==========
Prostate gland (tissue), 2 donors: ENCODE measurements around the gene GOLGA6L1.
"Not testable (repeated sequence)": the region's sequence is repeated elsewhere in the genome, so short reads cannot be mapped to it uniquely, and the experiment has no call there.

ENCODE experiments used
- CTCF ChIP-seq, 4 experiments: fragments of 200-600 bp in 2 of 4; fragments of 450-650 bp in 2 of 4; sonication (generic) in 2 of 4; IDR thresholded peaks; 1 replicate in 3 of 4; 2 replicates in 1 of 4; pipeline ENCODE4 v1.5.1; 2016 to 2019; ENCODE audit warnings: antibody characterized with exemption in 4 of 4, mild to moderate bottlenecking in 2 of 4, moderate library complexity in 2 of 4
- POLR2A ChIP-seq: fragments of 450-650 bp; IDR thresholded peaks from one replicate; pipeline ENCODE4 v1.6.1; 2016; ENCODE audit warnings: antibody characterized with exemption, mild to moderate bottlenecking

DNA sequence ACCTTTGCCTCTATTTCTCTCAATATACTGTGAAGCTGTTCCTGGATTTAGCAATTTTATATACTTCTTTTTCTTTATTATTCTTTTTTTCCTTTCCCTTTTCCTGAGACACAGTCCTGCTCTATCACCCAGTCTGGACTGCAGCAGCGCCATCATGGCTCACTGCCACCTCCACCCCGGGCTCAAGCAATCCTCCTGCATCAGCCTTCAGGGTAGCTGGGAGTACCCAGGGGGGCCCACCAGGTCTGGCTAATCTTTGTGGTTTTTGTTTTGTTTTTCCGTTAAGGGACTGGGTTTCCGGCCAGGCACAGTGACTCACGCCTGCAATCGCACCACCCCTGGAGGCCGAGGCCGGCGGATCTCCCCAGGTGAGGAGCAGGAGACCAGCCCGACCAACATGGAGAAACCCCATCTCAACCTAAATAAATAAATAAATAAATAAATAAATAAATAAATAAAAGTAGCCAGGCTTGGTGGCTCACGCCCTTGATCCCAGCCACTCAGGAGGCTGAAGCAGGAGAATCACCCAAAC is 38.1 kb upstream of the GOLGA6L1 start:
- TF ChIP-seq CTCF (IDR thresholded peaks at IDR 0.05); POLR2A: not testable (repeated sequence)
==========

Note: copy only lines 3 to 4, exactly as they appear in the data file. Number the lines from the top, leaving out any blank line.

ENCODE experiments used
- CTCF ChIP-seq, 4 experiments: fragments of 200-600 bp in 2 of 4; fragments of 450-650 bp in 2 of 4; sonication (generic) in 2 of 4; IDR thresholded peaks; 1 replicate in 3 of 4; 2 replicates in 1 of 4; pipeline ENCODE4 v1.5.1; 2016 to 2019; ENCODE audit warnings: antibody characterized with exemption in 4 of 4, mild to moderate bottlenecking in 2 of 4, moderate library complexity in 2 of 4